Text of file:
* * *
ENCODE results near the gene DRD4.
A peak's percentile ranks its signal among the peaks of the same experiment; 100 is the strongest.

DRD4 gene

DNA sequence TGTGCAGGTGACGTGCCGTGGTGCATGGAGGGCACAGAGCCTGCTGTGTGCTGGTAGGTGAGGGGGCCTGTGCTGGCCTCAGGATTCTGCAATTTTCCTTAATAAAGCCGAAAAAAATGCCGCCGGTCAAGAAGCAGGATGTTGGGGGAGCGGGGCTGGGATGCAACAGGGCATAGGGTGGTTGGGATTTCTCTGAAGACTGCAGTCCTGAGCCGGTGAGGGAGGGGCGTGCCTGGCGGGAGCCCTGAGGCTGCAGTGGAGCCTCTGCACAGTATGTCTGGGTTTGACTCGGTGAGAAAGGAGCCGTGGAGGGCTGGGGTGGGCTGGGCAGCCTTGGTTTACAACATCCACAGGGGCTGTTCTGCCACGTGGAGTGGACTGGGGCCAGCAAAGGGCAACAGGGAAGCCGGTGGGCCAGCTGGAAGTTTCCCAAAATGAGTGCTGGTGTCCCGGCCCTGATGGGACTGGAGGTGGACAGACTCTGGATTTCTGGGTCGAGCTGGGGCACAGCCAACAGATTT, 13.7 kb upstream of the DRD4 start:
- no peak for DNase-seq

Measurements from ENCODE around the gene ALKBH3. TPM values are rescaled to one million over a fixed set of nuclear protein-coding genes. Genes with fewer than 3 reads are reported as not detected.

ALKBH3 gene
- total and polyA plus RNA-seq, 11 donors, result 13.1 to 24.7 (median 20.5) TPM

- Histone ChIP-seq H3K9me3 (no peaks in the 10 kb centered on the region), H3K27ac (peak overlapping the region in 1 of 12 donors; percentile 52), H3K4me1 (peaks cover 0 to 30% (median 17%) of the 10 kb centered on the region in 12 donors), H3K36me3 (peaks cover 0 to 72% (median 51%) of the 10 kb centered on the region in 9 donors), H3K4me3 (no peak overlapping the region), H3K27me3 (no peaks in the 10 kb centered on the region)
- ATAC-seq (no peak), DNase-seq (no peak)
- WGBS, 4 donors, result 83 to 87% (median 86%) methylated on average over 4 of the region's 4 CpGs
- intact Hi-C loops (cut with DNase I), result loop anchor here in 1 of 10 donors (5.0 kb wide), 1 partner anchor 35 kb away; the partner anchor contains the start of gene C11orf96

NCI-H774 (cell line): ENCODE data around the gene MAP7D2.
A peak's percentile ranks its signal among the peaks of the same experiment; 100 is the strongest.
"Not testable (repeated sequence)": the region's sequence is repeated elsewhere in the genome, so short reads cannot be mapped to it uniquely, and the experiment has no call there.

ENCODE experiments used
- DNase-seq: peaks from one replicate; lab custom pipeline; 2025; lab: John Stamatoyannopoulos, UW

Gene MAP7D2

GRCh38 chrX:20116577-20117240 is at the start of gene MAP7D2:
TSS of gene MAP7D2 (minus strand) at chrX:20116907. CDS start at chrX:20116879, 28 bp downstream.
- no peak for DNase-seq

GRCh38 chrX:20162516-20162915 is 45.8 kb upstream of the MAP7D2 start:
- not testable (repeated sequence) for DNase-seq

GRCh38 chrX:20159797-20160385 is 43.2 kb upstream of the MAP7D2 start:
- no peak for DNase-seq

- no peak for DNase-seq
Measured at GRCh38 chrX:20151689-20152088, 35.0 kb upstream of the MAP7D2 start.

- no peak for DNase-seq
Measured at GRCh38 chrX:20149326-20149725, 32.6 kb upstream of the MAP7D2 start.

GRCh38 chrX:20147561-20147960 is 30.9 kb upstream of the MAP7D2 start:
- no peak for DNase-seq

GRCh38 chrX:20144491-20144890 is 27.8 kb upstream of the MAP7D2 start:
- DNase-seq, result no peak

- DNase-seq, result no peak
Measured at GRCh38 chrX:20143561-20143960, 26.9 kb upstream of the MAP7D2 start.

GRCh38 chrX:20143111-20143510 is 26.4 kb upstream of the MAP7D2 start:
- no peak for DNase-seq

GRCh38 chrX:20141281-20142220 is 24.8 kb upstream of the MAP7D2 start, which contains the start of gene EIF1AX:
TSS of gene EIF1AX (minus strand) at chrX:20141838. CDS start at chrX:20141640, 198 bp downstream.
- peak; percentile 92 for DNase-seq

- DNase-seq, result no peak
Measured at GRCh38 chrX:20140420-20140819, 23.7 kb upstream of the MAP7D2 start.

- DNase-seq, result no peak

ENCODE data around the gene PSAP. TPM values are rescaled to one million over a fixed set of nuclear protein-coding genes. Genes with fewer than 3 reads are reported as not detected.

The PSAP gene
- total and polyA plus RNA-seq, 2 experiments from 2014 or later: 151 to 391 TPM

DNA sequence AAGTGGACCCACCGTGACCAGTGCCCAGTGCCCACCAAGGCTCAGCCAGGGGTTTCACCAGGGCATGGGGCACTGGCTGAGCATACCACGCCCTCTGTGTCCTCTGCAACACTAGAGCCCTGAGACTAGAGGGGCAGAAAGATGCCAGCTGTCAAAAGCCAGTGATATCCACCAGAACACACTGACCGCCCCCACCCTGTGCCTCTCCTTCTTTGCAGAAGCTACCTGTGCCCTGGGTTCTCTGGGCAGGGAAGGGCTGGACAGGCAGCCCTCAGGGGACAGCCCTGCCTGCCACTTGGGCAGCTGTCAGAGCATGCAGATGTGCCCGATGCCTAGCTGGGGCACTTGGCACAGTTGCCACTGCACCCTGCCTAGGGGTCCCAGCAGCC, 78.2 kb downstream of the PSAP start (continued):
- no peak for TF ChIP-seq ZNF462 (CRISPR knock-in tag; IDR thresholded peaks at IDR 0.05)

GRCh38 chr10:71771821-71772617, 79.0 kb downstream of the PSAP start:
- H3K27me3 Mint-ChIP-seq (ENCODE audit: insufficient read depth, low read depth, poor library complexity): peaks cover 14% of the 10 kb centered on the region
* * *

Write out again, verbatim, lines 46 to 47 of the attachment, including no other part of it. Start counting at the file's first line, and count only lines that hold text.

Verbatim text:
- total and polyA plus RNA-seq, 2 experiments from 2014 or later: 151 to 391 TPM

DNA sequence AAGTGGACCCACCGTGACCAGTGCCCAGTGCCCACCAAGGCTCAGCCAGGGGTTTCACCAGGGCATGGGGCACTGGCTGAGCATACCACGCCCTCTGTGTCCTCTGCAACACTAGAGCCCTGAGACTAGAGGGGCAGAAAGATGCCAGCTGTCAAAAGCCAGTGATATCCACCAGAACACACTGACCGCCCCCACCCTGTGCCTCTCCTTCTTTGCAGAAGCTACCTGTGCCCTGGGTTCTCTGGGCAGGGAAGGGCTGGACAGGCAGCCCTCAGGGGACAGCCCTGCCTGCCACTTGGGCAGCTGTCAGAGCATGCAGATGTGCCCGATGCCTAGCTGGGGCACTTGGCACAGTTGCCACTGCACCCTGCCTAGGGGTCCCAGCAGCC, 78.2 kb downstream of the PSAP start (continued):